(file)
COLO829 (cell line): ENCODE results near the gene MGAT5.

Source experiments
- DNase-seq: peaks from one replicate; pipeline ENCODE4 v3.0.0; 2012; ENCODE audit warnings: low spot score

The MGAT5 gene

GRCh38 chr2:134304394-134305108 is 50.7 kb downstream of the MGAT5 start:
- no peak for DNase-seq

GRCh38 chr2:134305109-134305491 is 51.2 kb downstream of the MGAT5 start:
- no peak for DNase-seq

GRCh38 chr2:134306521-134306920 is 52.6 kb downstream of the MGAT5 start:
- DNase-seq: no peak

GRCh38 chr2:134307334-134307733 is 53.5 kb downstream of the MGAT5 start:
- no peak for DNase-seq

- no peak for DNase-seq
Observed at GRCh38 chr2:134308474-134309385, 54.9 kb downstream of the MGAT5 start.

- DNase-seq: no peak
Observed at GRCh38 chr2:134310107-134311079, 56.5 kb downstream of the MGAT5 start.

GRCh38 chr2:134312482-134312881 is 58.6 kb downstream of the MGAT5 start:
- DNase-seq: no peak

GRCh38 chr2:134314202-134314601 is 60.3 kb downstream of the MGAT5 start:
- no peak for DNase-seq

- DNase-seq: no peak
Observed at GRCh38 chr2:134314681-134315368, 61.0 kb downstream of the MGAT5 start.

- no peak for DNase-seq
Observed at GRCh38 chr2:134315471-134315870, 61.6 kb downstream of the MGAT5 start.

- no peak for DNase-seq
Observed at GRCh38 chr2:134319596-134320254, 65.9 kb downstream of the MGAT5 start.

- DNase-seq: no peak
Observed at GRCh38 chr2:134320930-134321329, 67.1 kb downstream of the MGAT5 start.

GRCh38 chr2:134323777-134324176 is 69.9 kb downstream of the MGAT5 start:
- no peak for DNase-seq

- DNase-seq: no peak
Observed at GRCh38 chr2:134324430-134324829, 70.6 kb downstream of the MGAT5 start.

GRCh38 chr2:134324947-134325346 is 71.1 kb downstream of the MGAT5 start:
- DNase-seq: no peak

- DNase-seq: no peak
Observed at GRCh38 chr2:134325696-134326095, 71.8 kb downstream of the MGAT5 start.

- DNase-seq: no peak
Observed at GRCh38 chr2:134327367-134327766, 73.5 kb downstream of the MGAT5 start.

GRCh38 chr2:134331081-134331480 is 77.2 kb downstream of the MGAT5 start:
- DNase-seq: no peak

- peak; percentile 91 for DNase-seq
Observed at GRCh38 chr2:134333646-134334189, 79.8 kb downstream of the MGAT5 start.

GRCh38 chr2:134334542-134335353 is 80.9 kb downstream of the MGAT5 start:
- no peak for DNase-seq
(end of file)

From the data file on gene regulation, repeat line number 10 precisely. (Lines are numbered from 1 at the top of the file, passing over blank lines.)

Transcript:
- DNase-seq: no peak